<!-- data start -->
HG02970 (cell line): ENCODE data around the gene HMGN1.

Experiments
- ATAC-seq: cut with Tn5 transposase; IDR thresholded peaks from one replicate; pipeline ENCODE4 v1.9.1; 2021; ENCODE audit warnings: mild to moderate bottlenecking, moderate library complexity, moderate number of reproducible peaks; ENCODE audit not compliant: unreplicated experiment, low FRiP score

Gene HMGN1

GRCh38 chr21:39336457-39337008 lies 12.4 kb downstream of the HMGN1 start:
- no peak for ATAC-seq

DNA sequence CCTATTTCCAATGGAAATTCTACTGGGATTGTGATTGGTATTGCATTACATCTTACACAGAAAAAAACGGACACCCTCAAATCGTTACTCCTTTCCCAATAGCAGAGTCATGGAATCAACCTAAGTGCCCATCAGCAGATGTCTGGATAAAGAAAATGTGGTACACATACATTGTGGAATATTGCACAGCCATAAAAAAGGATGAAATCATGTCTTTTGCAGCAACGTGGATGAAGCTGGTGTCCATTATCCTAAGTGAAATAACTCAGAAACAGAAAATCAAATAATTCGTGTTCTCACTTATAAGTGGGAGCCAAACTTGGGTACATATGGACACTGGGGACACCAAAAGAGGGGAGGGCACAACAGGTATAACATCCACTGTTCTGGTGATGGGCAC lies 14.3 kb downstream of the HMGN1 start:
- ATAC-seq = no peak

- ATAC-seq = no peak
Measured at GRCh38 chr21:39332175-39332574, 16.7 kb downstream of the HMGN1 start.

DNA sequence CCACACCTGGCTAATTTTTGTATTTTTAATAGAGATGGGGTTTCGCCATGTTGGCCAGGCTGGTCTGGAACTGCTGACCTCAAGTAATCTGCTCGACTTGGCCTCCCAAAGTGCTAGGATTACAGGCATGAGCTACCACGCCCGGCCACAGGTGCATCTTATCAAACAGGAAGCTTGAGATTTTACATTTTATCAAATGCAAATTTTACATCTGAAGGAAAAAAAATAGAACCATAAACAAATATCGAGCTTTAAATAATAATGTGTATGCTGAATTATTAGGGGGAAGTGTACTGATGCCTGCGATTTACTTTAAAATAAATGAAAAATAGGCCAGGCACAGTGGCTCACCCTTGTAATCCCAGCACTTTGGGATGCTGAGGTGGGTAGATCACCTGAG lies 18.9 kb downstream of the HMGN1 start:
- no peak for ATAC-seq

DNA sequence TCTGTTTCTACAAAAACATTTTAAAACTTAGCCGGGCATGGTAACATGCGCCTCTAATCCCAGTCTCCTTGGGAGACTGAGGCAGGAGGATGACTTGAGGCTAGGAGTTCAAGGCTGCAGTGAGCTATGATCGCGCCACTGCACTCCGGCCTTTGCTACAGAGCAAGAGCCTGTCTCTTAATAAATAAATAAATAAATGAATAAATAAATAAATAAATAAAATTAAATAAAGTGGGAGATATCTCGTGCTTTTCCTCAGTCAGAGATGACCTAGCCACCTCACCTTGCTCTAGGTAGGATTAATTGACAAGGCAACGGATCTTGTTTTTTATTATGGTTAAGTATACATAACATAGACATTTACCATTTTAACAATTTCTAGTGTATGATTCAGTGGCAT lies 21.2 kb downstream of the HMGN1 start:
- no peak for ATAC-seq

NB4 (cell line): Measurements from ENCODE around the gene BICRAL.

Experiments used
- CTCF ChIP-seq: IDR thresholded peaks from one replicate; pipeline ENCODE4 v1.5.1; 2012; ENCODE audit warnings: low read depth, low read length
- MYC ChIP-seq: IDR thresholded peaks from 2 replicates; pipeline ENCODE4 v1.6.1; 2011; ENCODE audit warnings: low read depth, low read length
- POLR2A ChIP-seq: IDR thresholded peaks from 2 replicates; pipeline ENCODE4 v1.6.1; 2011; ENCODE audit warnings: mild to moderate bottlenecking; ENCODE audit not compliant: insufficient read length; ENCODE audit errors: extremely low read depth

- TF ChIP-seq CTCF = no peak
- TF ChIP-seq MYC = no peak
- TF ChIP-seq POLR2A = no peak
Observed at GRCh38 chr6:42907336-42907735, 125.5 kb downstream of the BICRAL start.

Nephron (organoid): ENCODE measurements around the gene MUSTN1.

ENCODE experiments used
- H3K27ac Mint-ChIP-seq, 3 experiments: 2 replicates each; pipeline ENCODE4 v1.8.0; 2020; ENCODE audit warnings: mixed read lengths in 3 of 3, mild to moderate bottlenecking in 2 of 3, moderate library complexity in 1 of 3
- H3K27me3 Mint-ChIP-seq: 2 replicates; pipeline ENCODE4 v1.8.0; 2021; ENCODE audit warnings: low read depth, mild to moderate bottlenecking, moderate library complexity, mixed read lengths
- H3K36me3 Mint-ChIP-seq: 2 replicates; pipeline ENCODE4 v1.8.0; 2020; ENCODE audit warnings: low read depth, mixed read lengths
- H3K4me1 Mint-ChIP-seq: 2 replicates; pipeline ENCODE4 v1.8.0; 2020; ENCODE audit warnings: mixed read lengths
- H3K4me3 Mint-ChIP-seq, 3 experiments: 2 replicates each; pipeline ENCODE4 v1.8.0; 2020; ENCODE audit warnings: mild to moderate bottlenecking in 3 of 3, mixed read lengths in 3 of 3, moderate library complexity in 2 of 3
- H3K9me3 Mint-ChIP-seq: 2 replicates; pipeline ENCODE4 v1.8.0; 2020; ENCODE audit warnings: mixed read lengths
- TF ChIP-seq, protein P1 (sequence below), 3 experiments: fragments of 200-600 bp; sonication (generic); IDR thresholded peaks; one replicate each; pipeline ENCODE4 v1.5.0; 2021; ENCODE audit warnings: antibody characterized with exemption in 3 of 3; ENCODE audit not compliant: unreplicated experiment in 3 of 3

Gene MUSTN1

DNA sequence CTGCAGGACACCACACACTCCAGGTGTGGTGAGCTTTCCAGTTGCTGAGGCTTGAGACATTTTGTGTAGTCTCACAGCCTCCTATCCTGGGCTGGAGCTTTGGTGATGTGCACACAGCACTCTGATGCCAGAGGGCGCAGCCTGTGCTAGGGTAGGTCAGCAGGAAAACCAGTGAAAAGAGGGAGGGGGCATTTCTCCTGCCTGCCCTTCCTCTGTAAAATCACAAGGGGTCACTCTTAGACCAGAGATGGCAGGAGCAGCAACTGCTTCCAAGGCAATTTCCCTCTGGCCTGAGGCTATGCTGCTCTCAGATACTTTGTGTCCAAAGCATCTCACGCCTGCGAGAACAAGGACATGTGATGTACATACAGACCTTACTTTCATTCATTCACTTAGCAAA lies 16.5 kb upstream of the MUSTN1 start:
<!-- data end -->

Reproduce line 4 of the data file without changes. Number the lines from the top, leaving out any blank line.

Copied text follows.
Gene HMGN1